headland, then dipping down a track to sea level. Or to the south, you 
could follow the coastal path. Often this is more a scramble than a 
path, first across Yaliskari beach -- totally undeveloped and great for 
snorkelling -- and then through groves of olive and ilex to the idyllic 
enclave at Agni.

Agni means "unspoilt" in Greek. The bay is renowned for its three 
tavernas, each with its own jetty, set along a sunny pebble beach. 
Pinned up on the walls inside the tavernas are black and white 
photographs of people both the Durrell brothers would have known -- 
early holiday makers and locals, sun-bleached ghosts staring across the 
years. Agni has remained virtually unchanged, with the family-owned 
tavernas run by successive generations over the decades. That said, two 
summers ago the trio were joined by an unpopular new pretender selling 
burgers -- but it has been resolutely ignored by visitors and locals 
alike, and so is hopefully not likely to remain a permanent fixture.

 From the southern end of Agni bay you can follow a path that winds up 
through olive groves above the shore and then makes a long descent back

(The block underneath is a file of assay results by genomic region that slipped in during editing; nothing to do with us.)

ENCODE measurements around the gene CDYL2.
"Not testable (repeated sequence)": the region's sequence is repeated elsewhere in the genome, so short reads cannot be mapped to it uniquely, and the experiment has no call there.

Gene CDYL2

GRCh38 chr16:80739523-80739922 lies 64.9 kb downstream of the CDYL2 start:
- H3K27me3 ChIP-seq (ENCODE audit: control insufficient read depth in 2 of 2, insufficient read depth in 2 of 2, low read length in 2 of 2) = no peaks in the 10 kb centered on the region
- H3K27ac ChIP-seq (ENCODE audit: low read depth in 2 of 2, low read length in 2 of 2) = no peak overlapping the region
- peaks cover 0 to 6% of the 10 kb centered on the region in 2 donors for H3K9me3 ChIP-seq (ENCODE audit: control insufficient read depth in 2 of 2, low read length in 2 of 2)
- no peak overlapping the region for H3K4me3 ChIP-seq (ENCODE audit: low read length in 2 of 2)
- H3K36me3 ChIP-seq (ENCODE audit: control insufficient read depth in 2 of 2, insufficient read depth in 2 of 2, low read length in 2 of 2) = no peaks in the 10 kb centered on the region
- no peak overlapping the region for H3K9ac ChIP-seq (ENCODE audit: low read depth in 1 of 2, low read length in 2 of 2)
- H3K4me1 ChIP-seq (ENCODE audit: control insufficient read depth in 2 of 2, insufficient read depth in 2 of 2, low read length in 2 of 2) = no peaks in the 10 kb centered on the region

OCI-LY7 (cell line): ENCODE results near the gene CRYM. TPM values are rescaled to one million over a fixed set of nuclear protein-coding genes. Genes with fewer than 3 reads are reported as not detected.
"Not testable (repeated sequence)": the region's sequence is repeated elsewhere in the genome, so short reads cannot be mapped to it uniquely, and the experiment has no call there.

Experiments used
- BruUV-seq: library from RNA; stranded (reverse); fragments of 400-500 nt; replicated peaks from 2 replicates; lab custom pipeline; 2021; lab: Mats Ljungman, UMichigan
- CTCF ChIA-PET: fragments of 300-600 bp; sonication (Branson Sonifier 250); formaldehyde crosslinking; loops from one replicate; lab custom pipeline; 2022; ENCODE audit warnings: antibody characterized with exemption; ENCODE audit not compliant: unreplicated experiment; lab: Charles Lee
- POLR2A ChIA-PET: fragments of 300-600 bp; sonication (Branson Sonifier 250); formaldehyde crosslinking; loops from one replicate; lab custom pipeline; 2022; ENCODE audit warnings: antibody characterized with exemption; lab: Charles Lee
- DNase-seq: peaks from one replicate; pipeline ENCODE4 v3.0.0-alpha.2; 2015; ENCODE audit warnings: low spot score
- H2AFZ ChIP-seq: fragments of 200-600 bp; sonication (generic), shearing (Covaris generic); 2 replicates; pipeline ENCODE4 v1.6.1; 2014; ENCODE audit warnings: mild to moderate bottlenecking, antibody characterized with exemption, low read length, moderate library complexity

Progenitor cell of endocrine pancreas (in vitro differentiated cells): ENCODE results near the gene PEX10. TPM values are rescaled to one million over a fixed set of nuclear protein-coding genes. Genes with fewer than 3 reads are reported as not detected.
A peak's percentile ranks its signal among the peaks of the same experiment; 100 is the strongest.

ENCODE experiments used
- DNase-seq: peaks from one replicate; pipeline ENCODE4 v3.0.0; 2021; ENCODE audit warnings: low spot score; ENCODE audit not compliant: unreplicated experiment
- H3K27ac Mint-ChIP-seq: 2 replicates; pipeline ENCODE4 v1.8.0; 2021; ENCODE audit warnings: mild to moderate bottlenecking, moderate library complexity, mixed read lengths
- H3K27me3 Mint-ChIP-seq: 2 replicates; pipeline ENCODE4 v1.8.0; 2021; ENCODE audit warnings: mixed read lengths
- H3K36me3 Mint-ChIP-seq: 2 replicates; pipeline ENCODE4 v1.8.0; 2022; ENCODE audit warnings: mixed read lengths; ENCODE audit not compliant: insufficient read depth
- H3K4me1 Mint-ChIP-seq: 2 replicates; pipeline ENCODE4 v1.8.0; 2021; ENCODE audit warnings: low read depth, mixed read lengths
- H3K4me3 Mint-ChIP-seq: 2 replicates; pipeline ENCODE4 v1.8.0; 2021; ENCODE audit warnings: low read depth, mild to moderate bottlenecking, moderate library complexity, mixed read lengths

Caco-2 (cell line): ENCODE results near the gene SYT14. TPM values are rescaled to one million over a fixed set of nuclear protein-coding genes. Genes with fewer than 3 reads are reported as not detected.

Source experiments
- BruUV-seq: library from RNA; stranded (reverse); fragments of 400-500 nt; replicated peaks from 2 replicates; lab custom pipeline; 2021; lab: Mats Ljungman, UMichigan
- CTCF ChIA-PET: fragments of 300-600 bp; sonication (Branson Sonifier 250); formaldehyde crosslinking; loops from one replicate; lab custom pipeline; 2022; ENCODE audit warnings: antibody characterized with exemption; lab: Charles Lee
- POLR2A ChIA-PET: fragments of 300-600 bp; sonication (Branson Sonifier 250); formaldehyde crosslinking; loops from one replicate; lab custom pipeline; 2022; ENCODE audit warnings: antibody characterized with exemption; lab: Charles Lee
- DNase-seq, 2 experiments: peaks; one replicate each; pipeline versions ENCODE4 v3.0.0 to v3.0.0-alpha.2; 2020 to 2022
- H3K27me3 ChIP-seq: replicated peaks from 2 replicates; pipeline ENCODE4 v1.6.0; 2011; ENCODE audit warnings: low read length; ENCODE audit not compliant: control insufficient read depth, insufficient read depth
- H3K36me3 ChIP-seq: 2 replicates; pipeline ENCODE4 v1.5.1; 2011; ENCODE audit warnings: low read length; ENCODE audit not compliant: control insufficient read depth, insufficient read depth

down to a tiny chapel on the rocks just above the waterline. This squat 
grey chapel tucked into a fold in the rocks is the shrine of Saint 
Arsenius. It is perched above what was a favourite swimming spot for 
Durrell and his wife: "The Shrine is our private bathing-pool; four 
puffs of cypress, deep clean-cut diving ledges above two fathoms of blue 
water and a floor of clean pebbles."

In Prospero's Cell he describes an idyllic morning dropping cherry 
stones into the water directly below the shrine. He describes the stones 
looming " like drops of blood" on the sandy floor, with his wife then 
"going in for them like an otter and bringing them up in her lips". 
Nowadays the shrine is best visited in early morning or late afternoon 
to avoid day trip boats from Corfu Town. At those moments, all can still 
feel totally unchanged. And of course much of Corfu is still unchanged: 
the deep turquoise sea, the mountains with their curtains of dark green 
cypresses, and Durrell's cicadas, still "quarrying to the heart of all 

Brian Patten's 'Collected Love Poems' is published by HarperPerennial 

Charles L. Sligh
Department of English
Wake Forest University
slighcl at wfu.edu